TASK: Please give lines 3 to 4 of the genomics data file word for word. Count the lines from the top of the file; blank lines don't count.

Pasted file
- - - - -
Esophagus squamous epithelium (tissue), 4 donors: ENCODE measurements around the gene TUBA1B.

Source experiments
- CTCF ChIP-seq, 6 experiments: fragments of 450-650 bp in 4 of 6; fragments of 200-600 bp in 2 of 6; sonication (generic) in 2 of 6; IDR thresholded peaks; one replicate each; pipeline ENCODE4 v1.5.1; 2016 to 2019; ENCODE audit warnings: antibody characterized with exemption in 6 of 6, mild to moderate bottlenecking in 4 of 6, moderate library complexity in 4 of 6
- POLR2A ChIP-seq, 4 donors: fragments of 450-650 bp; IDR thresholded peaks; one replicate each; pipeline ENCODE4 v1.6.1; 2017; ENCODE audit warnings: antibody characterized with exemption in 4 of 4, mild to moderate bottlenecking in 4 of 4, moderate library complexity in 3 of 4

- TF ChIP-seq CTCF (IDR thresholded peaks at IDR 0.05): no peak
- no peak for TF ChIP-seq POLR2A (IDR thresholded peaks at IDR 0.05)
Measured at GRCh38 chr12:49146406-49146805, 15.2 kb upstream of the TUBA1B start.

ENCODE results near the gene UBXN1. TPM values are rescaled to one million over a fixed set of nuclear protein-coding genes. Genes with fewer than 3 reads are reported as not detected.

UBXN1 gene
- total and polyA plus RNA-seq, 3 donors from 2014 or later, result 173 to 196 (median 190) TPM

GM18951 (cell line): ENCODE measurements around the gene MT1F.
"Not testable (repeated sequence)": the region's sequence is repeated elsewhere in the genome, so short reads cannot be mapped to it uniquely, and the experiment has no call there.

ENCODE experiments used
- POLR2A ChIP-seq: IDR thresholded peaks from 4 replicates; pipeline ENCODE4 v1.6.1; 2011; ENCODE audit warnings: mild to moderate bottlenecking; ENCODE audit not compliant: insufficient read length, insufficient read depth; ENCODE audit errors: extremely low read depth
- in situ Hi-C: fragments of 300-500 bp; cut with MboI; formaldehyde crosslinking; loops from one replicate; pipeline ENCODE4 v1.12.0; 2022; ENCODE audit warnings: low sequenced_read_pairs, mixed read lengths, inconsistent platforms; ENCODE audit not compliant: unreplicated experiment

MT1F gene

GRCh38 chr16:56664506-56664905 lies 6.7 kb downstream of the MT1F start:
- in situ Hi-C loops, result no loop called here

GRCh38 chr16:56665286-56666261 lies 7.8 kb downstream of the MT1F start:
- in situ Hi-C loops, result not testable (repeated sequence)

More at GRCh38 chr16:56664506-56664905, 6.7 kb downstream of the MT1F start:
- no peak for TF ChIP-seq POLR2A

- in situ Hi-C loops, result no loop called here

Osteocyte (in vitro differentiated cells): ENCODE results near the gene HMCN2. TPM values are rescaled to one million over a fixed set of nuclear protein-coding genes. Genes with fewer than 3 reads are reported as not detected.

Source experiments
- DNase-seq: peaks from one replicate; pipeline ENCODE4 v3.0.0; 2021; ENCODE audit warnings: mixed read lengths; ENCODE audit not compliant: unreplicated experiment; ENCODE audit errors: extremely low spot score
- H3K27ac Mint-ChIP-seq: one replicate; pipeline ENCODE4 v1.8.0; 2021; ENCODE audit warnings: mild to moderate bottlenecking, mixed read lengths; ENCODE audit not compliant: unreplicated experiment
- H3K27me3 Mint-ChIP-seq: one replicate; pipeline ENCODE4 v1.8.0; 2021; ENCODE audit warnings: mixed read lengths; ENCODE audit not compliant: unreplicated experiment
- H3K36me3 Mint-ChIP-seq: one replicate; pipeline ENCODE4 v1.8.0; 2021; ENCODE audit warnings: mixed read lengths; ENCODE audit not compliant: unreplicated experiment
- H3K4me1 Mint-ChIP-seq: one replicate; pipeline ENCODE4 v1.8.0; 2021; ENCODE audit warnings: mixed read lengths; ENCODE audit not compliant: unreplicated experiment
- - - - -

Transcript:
- CTCF ChIP-seq, 6 experiments: fragments of 450-650 bp in 4 of 6; fragments of 200-600 bp in 2 of 6; sonication (generic) in 2 of 6; IDR thresholded peaks; one replicate each; pipeline ENCODE4 v1.5.1; 2016 to 2019; ENCODE audit warnings: antibody characterized with exemption in 6 of 6, mild to moderate bottlenecking in 4 of 6, moderate library complexity in 4 of 6
- POLR2A ChIP-seq, 4 donors: fragments of 450-650 bp; IDR thresholded peaks; one replicate each; pipeline ENCODE4 v1.6.1; 2017; ENCODE audit warnings: antibody characterized with exemption in 4 of 4, mild to moderate bottlenecking in 4 of 4, moderate library complexity in 3 of 4